The climate in northwestern Europe and the Balkans is becoming suitable for the Asian tiger mosquito, a disease-spreading invasive species, scientists said on Wednesday. The warning comes from scientists at the University of Liverpool, northwestern England, who say the two regions have been having progressively milder winters and warmer summers.
These temperate conditions favour the mosquito, which gained a foothold in Albania in 1979 and is now present in more than 15 countries on Europe's southern rim. "Over the last two decades, climate conditions have become more suitable over central northwestern Europe -- Benelux, western Germany -- and the Balkans," they said. At the same time, drier conditions in southern Spain have made that region less welcoming for the insect, they said. The Asian tiger mosquito (Aedes albopictus), a native of tropical and subtropical areas of Southeast Asia, can transmit viruses that cause West Nile fever, yellow fever, dengue, St. Louis and Japanese encephalitis and other diseases. In 2005-6, it caused an epidemic of chikungunya, a disease that attacks the joints, on the French Indian Ocean island of Reunion.
A year later, it unleashed an outbreak of chikungunya in the Italian province of Ravenna. In 2010, it was fingered as a transmitter of dengue virus in France and Croatia. As of last December, the mosquito was present in more than 15 countries, from southern Spain to parts of Greece and Turkey, according to the European Centre for Disease Prevention and Control (ECDC). Reporting in Britain's Journal of the Royal Society Interface, the Liverpool team looked at European weather records for 1950-2009 and ran a widely-used computer model to simulate weather trends for 2030-2050. "Similar trends are likely in the future with an increased risk simulated over northern Europe and slightly decreased risk over southern Europe," says the study. "These distribution shifts are related to wetter and warmer conditions favouring the overwintering of A. albopictus in the north, and drier and warmer summers that might limit its southward expansion."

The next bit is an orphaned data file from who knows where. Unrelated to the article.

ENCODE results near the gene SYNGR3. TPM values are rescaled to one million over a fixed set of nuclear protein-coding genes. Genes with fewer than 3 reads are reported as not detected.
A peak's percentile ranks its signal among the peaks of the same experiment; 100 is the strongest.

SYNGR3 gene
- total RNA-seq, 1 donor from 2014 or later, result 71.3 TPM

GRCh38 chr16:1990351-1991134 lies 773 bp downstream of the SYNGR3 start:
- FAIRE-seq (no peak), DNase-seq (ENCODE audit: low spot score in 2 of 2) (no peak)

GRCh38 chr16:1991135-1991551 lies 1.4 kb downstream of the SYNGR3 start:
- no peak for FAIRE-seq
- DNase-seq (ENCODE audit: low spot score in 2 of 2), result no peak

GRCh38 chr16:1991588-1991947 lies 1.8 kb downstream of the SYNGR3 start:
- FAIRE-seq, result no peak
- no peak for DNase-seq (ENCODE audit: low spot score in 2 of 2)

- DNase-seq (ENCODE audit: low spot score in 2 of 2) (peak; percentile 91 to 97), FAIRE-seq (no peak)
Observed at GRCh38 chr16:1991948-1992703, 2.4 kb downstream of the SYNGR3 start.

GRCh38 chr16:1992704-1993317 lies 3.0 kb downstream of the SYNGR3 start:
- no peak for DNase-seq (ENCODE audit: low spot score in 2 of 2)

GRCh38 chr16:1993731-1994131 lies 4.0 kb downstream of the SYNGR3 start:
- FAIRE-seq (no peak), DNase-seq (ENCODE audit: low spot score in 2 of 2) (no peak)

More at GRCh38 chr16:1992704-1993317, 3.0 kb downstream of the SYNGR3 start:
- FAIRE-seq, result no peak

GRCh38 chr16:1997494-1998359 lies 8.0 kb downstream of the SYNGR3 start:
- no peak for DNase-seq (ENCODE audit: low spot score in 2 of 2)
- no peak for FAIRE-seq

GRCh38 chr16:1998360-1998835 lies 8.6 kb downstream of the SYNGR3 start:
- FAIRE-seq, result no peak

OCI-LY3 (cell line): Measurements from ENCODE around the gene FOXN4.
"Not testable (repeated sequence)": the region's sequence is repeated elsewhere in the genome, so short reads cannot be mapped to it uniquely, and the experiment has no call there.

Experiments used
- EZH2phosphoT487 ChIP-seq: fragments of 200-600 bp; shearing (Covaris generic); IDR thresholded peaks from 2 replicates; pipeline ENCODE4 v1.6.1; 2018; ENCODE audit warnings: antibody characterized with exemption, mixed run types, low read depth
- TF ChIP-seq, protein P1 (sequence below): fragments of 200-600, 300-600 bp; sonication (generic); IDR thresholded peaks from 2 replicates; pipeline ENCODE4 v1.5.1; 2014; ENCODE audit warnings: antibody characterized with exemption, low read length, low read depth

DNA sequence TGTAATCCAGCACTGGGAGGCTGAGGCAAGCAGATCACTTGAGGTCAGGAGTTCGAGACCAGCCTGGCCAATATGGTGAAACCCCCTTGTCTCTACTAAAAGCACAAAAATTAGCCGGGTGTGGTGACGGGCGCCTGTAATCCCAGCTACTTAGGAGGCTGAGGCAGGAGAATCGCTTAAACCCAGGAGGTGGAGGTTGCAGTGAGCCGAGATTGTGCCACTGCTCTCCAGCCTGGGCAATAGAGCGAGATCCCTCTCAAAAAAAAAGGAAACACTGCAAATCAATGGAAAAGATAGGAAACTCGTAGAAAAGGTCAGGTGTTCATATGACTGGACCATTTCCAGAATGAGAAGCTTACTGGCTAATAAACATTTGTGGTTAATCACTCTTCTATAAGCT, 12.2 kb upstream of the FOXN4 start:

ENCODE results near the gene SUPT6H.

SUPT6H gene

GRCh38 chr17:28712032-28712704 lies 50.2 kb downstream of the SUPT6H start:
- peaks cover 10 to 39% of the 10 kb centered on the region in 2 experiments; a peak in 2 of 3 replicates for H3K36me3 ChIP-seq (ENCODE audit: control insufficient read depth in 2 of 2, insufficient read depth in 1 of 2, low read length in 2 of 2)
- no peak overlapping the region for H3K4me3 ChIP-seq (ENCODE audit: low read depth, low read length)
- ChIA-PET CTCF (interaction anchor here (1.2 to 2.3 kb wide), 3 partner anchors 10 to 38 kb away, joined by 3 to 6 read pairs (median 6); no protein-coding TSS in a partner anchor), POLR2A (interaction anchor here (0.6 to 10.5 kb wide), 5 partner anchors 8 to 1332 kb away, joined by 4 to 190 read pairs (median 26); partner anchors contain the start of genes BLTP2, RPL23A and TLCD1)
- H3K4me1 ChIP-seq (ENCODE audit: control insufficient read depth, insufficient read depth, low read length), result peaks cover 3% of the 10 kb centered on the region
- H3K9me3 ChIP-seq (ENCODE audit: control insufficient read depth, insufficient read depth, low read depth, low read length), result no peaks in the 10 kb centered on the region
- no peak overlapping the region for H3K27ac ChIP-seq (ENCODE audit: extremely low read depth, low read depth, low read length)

The paper points out that weather alone does not mean that the species will automatically spread there. It also notes that the study did not consider vegetation or soil types which also determine whether the mosquito would be able to breed there. In addition, cold snaps or hot, dry spell also help limit mosquito survival, and these too were not included in the investigation. In the mid-1960s, the Asian tiger mosquito was limited to some parts of Asia, India and a handful of Pacific islands. It has since spread to North and South America, the Caribbean, Africa and the Middle East, as well as Europe, mainly by hitchhiking a ride in exported materials.
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